Transistor device 30 is in the form of NPN bipolar junction transistor 31. Transistor 31 includes base 32 b electrically coupled to servo device 40, collector 32 c electrically coupled to O/P circuitry 26, and emitter 32 e electrically coupled to input node 70. Servo device 40 includes operational amplifier (op-amp) 41 with negative op-amp input 42, positive op-amp input 44, and op-amp output 46. Negative op-amp input 42 is electrically coupled to emitter 32 e and signal I/P source 24 via input node 70. Positive op-amp input 44 is electrically coupled to voltage source 60, and op-amp output 46 is electrically coupled to base 32 b of transistor 31.
 Current source 50 is coupled to a voltage supply (−V) that is negative relative to electrical ground. Current source 50 provides an approximately constant current with compliance suitable to the particular application. Current source 50 can be arranged to permit for adjustment of the output current level by an operator or otherwise, or can be of a fixed, nonadjustable output variety.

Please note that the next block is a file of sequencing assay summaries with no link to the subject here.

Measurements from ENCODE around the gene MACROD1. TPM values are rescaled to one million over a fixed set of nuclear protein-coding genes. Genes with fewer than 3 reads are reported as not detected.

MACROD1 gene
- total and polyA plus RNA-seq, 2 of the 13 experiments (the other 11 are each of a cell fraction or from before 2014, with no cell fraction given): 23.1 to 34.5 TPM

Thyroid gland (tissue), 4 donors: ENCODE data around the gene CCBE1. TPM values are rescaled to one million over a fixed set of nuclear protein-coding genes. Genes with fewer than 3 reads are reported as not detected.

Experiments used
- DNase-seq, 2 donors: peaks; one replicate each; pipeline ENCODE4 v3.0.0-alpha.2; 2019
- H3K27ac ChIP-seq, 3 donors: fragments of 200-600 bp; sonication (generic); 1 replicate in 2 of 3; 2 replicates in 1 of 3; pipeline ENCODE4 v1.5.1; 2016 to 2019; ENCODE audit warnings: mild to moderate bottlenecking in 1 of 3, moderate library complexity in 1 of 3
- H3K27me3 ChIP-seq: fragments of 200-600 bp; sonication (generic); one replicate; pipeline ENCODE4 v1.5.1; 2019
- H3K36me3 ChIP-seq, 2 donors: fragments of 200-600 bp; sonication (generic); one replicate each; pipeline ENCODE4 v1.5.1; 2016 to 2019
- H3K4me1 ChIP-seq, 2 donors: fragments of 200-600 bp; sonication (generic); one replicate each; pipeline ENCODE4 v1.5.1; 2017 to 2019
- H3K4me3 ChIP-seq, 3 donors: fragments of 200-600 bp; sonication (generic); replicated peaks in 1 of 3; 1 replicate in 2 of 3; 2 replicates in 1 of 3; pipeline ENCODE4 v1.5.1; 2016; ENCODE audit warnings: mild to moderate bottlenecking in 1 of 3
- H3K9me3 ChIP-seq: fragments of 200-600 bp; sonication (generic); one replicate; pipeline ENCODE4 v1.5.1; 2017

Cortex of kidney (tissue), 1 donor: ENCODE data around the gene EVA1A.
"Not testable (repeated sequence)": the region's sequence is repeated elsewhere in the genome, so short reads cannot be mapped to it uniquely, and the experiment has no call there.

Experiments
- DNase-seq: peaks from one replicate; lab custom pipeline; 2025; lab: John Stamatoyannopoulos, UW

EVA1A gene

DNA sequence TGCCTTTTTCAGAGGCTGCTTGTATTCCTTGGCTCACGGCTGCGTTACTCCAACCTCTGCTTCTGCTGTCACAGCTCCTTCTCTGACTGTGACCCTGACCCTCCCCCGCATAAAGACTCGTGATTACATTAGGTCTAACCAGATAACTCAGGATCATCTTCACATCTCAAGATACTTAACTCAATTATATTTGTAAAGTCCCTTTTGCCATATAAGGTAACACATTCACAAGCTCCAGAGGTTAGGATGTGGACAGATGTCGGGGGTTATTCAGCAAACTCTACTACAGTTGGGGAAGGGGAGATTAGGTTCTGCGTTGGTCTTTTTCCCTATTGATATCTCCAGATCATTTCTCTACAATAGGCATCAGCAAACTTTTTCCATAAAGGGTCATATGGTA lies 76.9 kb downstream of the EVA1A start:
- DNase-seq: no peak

Input signal source 24, output circuitry 26, and voltage source 60 are commonly grounded. Voltage source 60 provides a voltage level to positive op-amp input 44 that is positive o relative to electrical ground. Voltage source 60 provides an approximately constant voltage output with a degree of regulation suitable for the particular application. Voltage source 60 can be arranged to permit for adjustment of the output voltage level by an operator or otherwise, or can be of a fixed, nonadjustable variety.